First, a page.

Just a Little Bit of Love
Three short stories about three young girls: Anita, Ina, and Carla. Each one finding their lives disrupted by a boy. Maybe it’s because he wanders into the coffee shop where she works after school every Tuesday. Maybe it’s because he won’t leave her alone even if she has made it clear that she is crushing on his football teammate. Or maybe it’s because she’s spent one unforgettable afternoon with him—despite being oh-so-forgetful. Three small doses of love that serve up a whole lot of feels.
After we walk in silence for a few seconds, John speaks up again. “Are you going to the game this weekend?” My heart as good as stops. I never watch the games. I don’t think my nerves can handle them. Or that’s what I tell myself anyway. Robert goes with a few of his friends. Football is big in our school—and it helps that the players (yes, not just Ethan) are hot.
“Um,” I begin, hoping my brain can come up with an instant excuse.
“You’re not going.” Is that disappointment I hear in his voice? I slow down and turn to him.
“It’s not a big game, right? Isn’t it just a friendly one?” I know this isn’t the right thing to say to a player. Support means the same, whether it’s during an exhibition game or the championship.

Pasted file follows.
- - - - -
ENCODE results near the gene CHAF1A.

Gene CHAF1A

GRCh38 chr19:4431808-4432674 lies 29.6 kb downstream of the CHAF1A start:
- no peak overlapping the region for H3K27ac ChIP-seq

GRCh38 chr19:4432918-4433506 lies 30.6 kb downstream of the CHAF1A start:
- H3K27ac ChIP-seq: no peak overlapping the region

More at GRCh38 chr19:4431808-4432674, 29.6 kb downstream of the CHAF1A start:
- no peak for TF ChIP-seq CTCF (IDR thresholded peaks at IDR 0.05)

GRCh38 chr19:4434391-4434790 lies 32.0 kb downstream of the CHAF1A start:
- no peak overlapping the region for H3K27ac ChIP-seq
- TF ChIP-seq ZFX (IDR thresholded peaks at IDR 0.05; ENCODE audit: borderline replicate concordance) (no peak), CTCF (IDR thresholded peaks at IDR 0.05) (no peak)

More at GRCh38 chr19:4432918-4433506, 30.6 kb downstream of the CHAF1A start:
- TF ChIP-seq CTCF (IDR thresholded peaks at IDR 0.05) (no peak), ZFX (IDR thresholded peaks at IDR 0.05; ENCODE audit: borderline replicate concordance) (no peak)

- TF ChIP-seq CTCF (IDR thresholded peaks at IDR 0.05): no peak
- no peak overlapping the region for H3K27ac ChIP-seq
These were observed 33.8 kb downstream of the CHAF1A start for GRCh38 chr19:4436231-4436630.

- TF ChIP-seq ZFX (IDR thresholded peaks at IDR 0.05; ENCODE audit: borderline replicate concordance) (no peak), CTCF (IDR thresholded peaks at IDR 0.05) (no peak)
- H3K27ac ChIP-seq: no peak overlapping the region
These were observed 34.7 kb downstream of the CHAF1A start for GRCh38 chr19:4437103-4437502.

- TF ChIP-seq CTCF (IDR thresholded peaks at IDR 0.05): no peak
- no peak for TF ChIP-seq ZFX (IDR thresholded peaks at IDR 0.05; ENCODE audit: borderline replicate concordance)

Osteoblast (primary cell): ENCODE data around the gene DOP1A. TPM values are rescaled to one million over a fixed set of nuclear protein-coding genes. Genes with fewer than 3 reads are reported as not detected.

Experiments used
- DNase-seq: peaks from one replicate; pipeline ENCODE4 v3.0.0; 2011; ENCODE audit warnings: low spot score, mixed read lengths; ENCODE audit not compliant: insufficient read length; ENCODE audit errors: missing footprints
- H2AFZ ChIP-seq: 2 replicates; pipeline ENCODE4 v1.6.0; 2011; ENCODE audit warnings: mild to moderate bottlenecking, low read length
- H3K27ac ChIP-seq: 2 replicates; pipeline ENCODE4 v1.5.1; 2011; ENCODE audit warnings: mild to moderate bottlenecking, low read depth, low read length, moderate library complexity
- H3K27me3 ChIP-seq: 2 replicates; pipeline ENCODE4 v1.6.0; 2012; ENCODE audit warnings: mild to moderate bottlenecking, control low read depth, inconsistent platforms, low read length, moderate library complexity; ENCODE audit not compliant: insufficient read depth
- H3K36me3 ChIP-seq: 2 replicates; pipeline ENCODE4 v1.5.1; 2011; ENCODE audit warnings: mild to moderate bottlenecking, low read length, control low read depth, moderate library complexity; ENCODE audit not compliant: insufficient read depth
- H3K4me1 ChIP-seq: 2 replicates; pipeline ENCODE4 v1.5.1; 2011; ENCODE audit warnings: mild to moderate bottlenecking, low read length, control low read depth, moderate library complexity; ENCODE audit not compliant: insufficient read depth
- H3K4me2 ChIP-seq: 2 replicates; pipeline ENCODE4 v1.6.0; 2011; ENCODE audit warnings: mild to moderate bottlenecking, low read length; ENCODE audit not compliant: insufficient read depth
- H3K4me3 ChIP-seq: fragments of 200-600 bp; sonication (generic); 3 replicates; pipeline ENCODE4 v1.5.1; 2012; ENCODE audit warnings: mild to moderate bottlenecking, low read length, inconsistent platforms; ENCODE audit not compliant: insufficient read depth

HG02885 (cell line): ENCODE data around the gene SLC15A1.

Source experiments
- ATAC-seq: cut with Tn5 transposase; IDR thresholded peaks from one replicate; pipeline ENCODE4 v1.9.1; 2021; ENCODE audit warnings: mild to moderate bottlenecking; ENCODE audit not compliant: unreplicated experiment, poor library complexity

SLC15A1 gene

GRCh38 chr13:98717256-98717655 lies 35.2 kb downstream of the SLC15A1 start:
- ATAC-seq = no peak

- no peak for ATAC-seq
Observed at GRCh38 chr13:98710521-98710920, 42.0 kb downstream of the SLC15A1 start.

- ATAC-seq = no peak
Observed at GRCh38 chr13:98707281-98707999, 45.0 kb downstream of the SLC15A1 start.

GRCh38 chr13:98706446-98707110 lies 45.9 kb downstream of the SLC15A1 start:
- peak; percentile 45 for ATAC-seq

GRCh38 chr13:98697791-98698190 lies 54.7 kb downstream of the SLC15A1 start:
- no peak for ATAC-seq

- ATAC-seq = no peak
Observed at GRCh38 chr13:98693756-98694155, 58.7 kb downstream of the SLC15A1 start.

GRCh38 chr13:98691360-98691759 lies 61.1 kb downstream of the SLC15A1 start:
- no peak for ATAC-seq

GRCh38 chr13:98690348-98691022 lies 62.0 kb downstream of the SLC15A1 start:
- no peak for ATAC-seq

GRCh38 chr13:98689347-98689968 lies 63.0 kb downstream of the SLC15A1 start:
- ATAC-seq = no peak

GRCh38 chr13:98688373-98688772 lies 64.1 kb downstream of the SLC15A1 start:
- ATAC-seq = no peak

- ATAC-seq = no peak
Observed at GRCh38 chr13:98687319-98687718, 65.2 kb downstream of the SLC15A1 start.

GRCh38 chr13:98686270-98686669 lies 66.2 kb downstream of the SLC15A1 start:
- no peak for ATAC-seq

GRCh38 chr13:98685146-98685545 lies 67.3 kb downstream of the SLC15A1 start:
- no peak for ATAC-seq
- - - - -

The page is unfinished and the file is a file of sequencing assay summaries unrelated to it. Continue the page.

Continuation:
“Yes but…” I watch him do that my-struggle-to-read-Shakespeare-is-real expression and the part inside me that he turned soft and gooey a few days ago, melts into a deep puddle of mush.
“Okay I’ll go.” It comes out in a rush, in one quick breath before I can change my mind. The light in his eyes is enough to affirm that I said the right thing and my heart does a speedy, little tap dance.
“I’ll make sure to put my masterful dribbling skills on display.” You think he says this with his usual smirk. But that’s not what I see. His face is devoid of pretense, smugness, or any emotion other than pure anticipation. Like a seven-year-old who has practiced “Twinkle Twinkle Little Star” on the kazoo and can’t wait for his absentee parents to hear him play it in front of an appreciative audience. I am that absentee parent who keeps pushing him away, keeping him where I can see him but no closer—definitely not near my heart.
I look away from the emotional assault on my confused senses and mumble, “You do that.”
Then I feel soft lips on my cheek, but as quickly as they land, they are snatched away. When I look up with the shock and realization of what just happened, John is sprinting up the stairs, probably to his next class. It is then that I know it’s time I stop pretending. Because the way my chest aches and my hands tremble, it seems while my head was too busy obsessing over Ethan, my heart decided to follow a path of its own.
Ines Bautista-Yao is the author of One Crazy Summer, What’s in your Heart, and Only a Kiss. She has also written two short stories, “Flashbacks and Echoes,” which is part of a compilation called All This Wanting and “A Captured Dream,” one of the four short stories in Sola Musica: Love Notes from a Festival.
She is the former editor-in-chief of Candy and K-Zone magazines and a former high school and college English and Literature teacher. She is also a wife and mom and blogs about the many challenges and joys of motherhood at theeverydayprojectblog.com. She has recently launched The Author Project, a section in her current blog devoted to the stories in her head.